In a recent post on the blog, Statistical Modeling, Causal Inference, and Social Science, the following was reported:
A lot of doctors, hospitals and other healthcare providers in the United States decline to treat people who can’t pay, or have inadequate insurance, among other reasons. What sets CTCA [Cancer Treatment Centers of America] apart is that rejecting certain patients and, even more, culling some of its patients from its survival data lets the company tout in ads and post on its website patient outcomes that look dramatically better than they would if the company treated all comers. These are the rosy survival numbers . . .
CTCA reports on its website that the percentage of its patients who are alive after six months, a year, 18 months and longer regularly tops national figures. For instance, 60 percent of its non-small-cell lung cancer patients are alive at six months, CTCA says, compared to 38 percent nationally. And 64 percent of its prostate cancer patients are alive at three years, versus 38 percent nationally.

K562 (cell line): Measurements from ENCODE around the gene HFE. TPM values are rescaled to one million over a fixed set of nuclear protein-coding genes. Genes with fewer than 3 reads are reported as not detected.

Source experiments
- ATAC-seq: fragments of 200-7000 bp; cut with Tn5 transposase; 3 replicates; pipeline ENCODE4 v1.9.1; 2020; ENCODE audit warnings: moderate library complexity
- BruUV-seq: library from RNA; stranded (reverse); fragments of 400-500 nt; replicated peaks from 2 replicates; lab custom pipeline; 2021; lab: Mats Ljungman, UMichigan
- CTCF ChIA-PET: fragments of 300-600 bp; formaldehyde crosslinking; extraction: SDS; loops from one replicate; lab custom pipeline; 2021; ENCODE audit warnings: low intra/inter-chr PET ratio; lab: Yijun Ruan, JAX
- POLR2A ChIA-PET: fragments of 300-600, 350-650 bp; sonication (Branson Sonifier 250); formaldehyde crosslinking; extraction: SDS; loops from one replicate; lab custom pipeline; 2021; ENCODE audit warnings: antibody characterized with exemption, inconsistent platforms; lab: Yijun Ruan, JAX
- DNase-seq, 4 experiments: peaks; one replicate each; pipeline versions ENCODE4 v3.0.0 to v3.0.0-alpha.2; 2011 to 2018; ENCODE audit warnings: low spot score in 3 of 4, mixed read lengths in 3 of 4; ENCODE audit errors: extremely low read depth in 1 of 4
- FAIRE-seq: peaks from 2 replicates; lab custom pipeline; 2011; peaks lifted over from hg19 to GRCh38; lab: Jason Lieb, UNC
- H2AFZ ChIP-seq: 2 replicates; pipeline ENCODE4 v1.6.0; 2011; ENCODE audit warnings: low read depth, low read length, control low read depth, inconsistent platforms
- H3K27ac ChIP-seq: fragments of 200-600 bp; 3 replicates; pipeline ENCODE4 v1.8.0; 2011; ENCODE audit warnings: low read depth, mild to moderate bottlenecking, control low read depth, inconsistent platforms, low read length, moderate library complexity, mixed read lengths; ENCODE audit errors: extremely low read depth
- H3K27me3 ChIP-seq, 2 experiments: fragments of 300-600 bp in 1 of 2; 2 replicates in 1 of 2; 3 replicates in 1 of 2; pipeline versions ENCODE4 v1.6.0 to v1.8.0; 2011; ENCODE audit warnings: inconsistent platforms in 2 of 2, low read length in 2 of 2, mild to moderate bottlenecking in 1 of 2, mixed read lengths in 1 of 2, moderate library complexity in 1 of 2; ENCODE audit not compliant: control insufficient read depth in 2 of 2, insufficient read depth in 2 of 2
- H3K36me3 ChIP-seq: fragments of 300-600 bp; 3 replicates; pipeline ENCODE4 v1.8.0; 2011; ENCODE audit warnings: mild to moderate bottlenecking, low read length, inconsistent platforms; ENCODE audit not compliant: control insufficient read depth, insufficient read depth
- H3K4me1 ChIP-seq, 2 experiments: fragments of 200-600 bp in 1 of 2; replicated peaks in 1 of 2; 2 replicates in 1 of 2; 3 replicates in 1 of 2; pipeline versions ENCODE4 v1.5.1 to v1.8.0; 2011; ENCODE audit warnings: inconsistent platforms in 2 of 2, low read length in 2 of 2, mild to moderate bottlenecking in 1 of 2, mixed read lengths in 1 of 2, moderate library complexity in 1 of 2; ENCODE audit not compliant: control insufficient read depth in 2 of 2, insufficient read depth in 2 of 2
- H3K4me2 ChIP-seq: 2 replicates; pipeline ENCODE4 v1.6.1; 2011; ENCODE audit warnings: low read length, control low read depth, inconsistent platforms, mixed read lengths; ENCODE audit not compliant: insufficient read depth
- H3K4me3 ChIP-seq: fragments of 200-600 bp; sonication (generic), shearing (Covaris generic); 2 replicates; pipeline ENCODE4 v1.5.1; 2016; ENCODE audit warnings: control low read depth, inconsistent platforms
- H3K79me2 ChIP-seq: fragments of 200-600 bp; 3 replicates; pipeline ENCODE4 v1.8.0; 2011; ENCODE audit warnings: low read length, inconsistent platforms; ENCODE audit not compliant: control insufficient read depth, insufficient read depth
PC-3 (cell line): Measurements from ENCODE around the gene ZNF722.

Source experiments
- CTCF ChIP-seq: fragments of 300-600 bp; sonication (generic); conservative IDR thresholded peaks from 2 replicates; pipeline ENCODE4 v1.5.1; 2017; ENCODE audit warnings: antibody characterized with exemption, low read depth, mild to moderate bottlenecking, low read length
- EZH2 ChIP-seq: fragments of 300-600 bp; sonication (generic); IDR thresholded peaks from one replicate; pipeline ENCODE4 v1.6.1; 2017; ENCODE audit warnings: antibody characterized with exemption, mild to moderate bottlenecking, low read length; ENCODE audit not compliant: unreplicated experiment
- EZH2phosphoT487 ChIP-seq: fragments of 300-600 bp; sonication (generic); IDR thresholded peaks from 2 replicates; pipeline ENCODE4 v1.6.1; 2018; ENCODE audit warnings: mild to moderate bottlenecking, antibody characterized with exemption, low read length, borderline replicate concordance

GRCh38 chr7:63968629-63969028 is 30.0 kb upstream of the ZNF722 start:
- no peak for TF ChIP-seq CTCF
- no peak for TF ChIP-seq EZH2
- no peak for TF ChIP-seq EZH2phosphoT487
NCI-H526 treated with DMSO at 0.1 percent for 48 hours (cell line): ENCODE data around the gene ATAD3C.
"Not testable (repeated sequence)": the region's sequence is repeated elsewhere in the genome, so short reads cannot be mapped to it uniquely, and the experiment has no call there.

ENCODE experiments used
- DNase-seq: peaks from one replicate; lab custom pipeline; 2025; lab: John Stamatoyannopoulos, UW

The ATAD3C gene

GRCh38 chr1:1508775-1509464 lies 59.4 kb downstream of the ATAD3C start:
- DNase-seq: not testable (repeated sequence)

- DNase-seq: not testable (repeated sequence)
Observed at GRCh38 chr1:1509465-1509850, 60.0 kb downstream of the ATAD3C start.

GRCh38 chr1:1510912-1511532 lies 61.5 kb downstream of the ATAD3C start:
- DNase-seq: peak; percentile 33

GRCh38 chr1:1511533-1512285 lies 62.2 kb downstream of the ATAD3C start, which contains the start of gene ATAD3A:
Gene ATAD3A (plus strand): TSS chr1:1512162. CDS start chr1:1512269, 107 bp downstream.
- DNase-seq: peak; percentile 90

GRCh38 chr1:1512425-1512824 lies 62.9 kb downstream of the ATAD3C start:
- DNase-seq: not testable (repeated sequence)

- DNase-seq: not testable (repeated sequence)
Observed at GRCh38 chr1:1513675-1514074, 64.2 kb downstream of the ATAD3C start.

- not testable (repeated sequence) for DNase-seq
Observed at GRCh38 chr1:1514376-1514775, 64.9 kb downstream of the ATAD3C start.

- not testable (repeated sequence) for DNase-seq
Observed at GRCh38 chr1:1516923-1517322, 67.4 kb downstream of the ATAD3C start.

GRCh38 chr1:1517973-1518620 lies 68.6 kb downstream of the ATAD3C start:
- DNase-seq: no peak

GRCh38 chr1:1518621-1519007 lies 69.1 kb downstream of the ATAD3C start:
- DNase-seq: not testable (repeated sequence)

Such claims are misleading, according to nine experts in cancer and medical statistics whom Reuters asked to review CTCA’s survival numbers and its statistical methodology.
The experts were unanimous that CTCA’s patients are different from the patients the company compares them to, in a way that skews their survival data. It has relatively few elderly patients, even though cancer is a disease of the aged. It has almost none who are uninsured or covered by Medicaid – patients who tend to die sooner if they develop cancer and who are comparatively numerous in national statistics. . . . Accepting only selected patients and calculating survival outcomes from only some of them “is a huge bias and gives an enormous advantage to CTCA,” said biostatistician Donald Berry . . .
Carolyn Holmes, a former CTCA oncology information specialist in Tulsa, Oklahoma, said she and others routinely tried to turn away people who “were the wrong demographic” because they were less likely to have an insurance policy that CTCA preferred. Holmes said she would try to “let those people down easy.” . . .The ads also challenge viewers to “compare our treatment results to national averages.” Doing so, on the company’s website, shows that CTCA’s reported survival outcomes regularly beat those averages.Experts in medical data who reviewed CTCA’s claims for Reuters say those claims are suspect because of what they called deviations from best practices in statistics – in particular, comparing its carefully selected patients to those nationwide.“It makes their data look better than it is,” said Robert Strawderman, professor and chairman of biostatistics at the University of Rochester. “So the comparisons used to suggest that CTCA has better survival rates are pretty meaningless.”